As of October, 14th, the CDC reports 9,216 cases of Ebola and 4,555 deaths, although people in the front lines fighting Ebola report much higher numbers. On the CDC states, “Numbers are lower than actual laboratory confirmed cases and deaths because stratified data are temporarily unavailable for Liberia.” The reason for the lack of data was not given as Ebola rages.
(David’s note: As with any disease, there are active efforts made by local leaders to control media spin. As an example, the 2009 H1N1 Flu virus was originally named the “Mexican Flu” but political pressure changed the name to “Swine Flu” much to the disdain of hog farmers.
Numbers are lower than reality for a few reasons that we know of. Active suppression, an overwhelmed medical infrastructure with more important things to do than fill out paperwork, and no reporting mechanisms in place at all for people who suffer and die at home and who’s relatives keep quiet lest they’re labeled.)
On September 23, CNN World reporters Laura Smith-Spark, Miriam Falco, and Jen Christiansen Report CDC: Ebola cases could reach at least 555,000 by January. The following is an excerpt:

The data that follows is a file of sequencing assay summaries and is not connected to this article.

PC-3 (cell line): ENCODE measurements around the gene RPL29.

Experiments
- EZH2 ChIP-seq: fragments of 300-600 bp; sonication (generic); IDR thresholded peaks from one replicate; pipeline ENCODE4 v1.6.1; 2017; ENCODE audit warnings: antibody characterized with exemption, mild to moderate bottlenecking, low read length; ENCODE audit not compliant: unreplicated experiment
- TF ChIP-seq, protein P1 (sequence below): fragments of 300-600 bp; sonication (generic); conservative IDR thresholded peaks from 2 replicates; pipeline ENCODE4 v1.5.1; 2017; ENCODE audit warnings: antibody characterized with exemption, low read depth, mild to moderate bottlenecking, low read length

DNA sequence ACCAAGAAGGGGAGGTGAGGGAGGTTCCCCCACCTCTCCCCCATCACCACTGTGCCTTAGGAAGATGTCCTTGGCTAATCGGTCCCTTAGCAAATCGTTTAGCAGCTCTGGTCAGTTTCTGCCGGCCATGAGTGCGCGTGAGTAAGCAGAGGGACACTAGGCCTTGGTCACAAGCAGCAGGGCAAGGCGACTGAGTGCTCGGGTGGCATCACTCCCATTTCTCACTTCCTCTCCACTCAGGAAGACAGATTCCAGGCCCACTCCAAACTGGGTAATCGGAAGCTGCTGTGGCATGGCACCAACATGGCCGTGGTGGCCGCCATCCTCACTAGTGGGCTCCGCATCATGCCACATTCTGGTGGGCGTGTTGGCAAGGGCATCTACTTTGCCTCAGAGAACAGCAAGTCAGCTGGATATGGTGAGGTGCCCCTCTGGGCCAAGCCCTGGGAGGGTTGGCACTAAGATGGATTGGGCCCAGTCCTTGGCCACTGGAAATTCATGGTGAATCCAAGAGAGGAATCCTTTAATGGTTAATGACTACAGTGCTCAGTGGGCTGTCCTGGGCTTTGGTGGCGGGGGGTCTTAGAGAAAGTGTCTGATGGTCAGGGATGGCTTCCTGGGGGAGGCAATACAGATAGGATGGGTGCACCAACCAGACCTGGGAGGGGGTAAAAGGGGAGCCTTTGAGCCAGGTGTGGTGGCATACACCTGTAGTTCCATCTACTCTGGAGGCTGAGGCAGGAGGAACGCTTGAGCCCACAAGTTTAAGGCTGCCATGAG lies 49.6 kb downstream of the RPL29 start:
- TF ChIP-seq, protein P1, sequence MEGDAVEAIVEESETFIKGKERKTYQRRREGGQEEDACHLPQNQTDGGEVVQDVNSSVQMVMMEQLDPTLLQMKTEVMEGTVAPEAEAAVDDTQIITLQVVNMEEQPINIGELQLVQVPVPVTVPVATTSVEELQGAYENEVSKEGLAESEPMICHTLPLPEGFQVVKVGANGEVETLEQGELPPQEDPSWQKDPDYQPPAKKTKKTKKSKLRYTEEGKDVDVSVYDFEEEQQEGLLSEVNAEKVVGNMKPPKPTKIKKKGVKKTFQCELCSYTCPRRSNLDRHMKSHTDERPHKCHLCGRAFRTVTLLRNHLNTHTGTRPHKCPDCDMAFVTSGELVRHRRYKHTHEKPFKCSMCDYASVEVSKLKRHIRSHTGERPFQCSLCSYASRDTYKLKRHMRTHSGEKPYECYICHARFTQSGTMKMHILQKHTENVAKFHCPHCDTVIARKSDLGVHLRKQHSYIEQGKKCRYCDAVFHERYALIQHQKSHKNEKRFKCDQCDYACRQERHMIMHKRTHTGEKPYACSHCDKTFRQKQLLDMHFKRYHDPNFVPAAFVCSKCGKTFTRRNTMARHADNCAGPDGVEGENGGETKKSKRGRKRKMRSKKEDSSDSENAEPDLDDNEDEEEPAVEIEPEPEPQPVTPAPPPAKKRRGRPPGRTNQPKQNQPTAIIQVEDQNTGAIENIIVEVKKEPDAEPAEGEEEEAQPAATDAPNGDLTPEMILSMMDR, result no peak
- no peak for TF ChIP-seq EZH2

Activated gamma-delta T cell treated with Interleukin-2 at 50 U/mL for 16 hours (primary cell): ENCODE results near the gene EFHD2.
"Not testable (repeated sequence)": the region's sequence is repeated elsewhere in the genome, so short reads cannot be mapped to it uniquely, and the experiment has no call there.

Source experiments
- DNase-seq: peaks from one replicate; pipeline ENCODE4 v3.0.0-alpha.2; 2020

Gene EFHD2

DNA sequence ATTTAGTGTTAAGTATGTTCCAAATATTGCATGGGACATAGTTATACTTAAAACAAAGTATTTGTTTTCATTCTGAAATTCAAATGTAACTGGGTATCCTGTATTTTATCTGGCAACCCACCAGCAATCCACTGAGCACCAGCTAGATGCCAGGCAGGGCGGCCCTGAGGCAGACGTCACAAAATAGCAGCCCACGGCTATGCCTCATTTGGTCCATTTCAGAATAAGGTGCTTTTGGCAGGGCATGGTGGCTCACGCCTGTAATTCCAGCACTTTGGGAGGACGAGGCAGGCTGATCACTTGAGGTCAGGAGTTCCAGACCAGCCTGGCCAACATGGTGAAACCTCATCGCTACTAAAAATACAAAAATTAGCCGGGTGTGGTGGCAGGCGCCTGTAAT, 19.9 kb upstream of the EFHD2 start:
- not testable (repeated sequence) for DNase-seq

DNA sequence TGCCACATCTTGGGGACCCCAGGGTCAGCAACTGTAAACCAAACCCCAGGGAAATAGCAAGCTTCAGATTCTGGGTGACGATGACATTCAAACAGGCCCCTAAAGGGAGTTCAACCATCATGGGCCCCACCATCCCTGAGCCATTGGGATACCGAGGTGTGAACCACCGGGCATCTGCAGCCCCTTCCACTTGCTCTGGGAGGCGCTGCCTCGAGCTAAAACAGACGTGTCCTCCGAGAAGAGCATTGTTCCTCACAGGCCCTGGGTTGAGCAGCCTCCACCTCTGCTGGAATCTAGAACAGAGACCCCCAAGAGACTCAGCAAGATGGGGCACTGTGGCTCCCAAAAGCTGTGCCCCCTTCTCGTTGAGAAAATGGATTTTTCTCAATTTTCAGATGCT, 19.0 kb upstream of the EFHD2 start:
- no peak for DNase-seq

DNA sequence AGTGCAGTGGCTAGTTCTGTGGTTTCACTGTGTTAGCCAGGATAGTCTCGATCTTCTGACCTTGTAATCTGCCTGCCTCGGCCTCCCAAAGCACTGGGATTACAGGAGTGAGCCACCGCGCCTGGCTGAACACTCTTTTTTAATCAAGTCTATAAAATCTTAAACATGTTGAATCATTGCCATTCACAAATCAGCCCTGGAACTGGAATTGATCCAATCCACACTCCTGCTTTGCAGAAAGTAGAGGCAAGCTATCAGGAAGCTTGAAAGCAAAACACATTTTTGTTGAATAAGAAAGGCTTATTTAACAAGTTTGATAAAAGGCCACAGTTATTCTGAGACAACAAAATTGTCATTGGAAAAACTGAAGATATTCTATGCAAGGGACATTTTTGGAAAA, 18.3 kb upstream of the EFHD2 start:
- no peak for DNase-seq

The number of Ebola cases in Liberia and Sierra Leone could rise to between 550,000 and 1.4 million by January if there are no “additional interventions or changes in community behavior,” the Centers for Disease Control and Prevention said in a report Tuesday. The estimate was derived from a new forecasting tool developed by the CDC.
The range of estimated cases — from 550,000 to 1.4 million — is wide because experts suspect the current count is highly under-reported. The official death toll from Ebola in West Africa has climbed to more than 2,800 in six months, with 5,800 cases confirmed as of Monday, the World Health Organization said.
In the meantime, we are told not to worry because airports are screening for Ebola symptoms. We’re told that the U.S. couldn’t humanely halt the travel to and from the stricken areas because it would negatively impact aid arriving to these areas. And about that aid. . . how is it possible that U.S. troops deployed to battle Ebola in West Africa WON’T be equipped with Hazmat suits and are given only four-hour Ebola training before heading to W Africa? We’re also being told that the CDC is on top of things. . . that the spread of Ebola will not happen on our soil.